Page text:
Matt Cavin ’08
University of Chicago’s Booth School of Business
Matt Cavin ’08 describes economics as a state of mind, a philosophy for approaching problems. He says his economics major has been invaluable for helping him arrive at productive solutions in all areas.
“When I go into a conversation with a customer, I’m thinking through the incentives of the people in the room, the priorities and preferences they have,” he says. “I can literally map this out and have a model that optimizes these forces and helps me close the sale.”
That modeling has been quite effective, if business success is any indicator. Matt excelled in an international sales internship at EMSystems, where he landed a full-time sales position after graduation. After three years exceeding sales targets across the country, Matt left EMSystems to join Deloitte Consulting. There, he advised some of America’s largest businesses and nonprofits on strategies for sales effectiveness and customer engagement.
Matt is now building on that applied experience with an MBA from the University of Chicago’s Booth School of Business.
Matt emphasizes that the economic way of thinking doesn’t end when he leaves the office or the classroom. In fact, he and his wife, Rebecca Crocker ’08 Cavin, regularly use economic models when they make important decisions. They used a decision matrix to decide where to buy their first home in Chicago, ranking and scoring each factor in order to understand each other’s priorities. Matt also used matrices to make choices about whether to take the position at Deloitte, where to rent his first apartment in Chicago, and whether to go back to graduate school.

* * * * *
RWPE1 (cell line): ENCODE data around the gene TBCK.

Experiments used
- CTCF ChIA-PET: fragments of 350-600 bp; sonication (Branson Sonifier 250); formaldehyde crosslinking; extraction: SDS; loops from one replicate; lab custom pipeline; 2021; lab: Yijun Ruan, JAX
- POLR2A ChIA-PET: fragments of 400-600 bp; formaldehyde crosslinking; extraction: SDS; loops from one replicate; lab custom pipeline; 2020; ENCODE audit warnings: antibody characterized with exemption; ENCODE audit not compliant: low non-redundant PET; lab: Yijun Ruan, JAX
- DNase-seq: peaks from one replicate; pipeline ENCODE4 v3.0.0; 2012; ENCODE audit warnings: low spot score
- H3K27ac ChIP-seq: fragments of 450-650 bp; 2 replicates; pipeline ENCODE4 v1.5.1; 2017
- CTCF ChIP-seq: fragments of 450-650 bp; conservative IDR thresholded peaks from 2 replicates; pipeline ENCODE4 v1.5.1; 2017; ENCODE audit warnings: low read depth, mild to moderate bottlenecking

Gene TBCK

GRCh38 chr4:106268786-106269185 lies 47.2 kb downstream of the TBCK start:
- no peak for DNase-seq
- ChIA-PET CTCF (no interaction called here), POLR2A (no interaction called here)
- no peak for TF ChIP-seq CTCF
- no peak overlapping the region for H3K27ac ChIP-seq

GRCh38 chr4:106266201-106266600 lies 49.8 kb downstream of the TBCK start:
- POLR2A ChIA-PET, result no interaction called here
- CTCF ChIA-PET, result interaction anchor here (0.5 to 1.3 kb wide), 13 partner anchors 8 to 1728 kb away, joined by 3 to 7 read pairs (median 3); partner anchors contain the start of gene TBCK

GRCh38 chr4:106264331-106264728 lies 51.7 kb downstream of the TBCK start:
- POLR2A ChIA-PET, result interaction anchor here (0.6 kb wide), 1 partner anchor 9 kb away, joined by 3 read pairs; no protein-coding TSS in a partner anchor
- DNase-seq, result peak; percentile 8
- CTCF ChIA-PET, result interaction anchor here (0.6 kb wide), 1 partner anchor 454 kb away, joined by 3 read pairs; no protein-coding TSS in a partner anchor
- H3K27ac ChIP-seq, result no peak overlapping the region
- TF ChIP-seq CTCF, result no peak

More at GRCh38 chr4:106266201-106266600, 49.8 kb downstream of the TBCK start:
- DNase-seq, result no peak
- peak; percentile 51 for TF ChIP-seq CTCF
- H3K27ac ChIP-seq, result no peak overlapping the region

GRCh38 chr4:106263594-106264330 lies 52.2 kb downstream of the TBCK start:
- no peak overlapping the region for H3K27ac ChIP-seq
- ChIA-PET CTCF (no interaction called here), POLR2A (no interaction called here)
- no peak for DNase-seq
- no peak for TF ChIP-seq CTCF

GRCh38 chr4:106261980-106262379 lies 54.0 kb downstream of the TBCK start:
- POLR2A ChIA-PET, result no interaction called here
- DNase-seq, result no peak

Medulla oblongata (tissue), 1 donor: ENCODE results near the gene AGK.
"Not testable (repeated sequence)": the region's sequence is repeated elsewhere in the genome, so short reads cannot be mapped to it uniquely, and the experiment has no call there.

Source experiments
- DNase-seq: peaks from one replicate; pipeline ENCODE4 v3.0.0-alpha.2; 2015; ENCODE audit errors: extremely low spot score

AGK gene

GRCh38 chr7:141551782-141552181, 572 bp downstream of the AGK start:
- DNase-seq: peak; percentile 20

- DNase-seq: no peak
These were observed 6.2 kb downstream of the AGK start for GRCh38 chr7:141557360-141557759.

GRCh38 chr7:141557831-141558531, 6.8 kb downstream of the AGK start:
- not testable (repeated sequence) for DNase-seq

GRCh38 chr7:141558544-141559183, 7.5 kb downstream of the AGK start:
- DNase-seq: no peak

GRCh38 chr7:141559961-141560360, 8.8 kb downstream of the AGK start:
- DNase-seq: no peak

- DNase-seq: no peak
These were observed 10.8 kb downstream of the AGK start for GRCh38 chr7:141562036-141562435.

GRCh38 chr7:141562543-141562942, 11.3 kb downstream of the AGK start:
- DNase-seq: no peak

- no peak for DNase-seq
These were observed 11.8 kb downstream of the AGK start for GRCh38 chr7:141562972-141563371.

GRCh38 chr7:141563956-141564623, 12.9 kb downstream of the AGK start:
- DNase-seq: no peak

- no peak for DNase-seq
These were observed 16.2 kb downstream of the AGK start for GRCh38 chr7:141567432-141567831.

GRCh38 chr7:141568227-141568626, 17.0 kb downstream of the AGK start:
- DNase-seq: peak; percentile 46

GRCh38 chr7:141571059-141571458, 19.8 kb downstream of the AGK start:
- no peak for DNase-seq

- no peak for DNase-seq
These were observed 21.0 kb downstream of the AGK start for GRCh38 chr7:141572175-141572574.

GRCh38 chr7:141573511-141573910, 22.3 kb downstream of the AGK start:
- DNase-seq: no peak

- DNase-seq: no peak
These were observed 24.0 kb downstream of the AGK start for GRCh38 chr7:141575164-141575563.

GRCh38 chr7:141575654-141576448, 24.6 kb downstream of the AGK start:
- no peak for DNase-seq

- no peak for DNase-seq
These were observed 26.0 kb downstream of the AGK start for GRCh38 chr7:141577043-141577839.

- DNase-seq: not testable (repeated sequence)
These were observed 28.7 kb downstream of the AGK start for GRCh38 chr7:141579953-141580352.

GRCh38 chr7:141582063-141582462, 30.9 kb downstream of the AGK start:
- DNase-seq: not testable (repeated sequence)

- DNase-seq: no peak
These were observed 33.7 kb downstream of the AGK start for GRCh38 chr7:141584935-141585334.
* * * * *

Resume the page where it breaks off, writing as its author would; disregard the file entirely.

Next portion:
Years after he graduated from Valpo, Matt, who graduated as a Christ College Scholar, still comes back each year to speak to prospective Christ College students. In his speeches, he emphasizes the importance of decision-making and structured thinking — skills he says he hadn’t valued until he came to Valpo.
“I really got my brain hardwired to approach problems from a certain orientation,” he says. “There are so many aspects of economics, but the most important thing is that it causes me to see the world more clearly.”